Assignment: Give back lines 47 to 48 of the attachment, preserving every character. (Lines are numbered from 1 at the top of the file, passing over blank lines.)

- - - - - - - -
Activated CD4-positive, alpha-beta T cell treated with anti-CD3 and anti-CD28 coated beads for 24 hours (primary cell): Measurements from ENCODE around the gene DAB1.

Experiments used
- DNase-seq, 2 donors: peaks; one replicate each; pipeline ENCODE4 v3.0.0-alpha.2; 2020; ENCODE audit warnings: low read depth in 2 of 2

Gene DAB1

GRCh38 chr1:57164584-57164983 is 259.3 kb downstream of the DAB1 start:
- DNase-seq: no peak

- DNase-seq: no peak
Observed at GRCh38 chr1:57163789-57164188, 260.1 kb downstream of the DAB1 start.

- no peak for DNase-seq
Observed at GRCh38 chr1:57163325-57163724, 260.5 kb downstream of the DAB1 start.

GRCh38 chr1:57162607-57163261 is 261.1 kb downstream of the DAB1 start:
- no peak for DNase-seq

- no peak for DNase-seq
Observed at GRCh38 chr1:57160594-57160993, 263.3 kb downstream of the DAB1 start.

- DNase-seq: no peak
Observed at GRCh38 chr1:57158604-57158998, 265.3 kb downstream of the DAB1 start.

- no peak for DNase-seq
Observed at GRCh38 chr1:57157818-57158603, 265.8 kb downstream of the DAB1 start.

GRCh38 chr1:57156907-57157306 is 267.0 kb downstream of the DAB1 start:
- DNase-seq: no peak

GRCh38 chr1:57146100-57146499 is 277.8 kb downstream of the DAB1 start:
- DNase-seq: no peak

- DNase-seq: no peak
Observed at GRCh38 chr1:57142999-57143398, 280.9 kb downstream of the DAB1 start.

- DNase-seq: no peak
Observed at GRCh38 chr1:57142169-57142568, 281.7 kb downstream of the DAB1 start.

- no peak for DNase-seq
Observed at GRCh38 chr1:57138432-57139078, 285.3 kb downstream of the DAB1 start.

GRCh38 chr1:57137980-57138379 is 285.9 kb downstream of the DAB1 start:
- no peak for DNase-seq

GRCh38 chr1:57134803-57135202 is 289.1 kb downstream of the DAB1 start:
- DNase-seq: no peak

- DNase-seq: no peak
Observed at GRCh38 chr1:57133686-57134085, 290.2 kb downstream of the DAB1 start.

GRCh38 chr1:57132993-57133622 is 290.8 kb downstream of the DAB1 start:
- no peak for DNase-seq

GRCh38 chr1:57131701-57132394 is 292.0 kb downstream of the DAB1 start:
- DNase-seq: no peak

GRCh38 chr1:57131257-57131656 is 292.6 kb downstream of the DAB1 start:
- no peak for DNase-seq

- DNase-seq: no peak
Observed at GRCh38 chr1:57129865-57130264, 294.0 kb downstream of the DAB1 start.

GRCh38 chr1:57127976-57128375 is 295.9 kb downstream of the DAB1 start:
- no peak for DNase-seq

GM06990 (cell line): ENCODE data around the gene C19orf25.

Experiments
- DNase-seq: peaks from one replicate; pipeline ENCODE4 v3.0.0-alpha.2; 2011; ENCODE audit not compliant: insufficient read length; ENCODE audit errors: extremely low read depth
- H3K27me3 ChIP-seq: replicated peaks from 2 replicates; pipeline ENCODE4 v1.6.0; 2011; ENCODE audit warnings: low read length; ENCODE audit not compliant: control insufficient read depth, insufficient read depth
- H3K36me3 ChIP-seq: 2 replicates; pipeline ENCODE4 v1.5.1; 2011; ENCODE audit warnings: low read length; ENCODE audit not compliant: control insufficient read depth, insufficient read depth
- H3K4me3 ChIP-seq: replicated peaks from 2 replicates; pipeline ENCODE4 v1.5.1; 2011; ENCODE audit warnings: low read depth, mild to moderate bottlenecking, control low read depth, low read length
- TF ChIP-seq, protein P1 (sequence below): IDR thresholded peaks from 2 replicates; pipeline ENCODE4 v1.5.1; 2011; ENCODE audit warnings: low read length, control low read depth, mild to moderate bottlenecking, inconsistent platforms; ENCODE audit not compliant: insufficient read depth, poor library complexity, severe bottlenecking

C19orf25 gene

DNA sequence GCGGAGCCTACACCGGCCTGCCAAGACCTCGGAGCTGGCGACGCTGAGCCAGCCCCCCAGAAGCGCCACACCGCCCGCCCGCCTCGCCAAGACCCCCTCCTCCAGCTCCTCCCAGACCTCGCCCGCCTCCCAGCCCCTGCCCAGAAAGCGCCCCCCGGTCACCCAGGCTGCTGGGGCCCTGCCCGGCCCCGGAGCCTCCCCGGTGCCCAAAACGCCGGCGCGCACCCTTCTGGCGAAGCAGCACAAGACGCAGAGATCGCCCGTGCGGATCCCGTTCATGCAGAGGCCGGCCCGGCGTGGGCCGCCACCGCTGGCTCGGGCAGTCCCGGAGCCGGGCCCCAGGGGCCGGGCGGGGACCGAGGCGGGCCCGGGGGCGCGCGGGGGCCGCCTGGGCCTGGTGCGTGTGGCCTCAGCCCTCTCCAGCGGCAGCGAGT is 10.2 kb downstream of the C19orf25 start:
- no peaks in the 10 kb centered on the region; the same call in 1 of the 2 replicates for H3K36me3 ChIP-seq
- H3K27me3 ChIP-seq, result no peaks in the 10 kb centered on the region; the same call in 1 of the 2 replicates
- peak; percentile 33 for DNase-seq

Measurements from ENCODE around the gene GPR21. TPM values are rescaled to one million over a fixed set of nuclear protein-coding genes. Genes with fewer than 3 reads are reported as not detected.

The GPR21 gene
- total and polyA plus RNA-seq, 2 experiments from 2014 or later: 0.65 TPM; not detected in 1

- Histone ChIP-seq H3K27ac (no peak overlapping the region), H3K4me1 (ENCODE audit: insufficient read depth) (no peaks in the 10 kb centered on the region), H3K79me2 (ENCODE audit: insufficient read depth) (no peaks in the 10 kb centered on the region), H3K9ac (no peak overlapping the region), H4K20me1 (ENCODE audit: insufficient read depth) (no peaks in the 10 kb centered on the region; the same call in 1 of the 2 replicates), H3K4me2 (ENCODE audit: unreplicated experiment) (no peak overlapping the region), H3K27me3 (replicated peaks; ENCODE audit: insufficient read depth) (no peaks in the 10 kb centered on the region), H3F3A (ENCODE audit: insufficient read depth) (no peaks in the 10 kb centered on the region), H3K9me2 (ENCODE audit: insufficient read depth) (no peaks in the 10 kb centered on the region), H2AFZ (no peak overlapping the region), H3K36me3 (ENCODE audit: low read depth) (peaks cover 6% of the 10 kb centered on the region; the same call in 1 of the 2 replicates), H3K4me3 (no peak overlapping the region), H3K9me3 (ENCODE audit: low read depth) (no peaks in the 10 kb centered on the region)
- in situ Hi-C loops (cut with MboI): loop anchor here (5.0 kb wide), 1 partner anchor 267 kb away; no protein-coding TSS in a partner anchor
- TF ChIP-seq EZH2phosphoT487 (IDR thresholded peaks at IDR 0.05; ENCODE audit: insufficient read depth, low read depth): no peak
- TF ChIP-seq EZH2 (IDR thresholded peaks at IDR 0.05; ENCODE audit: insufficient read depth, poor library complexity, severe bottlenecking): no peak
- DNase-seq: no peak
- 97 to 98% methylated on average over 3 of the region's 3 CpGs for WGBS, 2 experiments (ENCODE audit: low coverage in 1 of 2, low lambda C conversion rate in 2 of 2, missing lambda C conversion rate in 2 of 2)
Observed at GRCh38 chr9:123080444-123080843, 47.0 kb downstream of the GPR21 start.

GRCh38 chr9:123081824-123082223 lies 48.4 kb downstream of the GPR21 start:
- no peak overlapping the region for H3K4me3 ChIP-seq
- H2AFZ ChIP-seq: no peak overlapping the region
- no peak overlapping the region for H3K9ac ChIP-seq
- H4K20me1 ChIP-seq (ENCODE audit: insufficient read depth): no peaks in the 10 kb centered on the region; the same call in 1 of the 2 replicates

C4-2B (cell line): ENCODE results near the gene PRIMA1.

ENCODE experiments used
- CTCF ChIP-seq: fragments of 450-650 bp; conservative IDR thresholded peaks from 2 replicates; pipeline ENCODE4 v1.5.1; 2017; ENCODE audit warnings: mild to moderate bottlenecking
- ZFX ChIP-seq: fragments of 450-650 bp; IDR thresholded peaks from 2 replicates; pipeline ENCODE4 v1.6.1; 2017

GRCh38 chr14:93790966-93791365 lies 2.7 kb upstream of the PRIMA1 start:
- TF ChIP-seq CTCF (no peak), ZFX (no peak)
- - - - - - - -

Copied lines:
- DNase-seq: peaks from one replicate; pipeline ENCODE4 v3.0.0-alpha.2; 2011; ENCODE audit not compliant: insufficient read length; ENCODE audit errors: extremely low read depth
- H3K27me3 ChIP-seq: replicated peaks from 2 replicates; pipeline ENCODE4 v1.6.0; 2011; ENCODE audit warnings: low read length; ENCODE audit not compliant: control insufficient read depth, insufficient read depth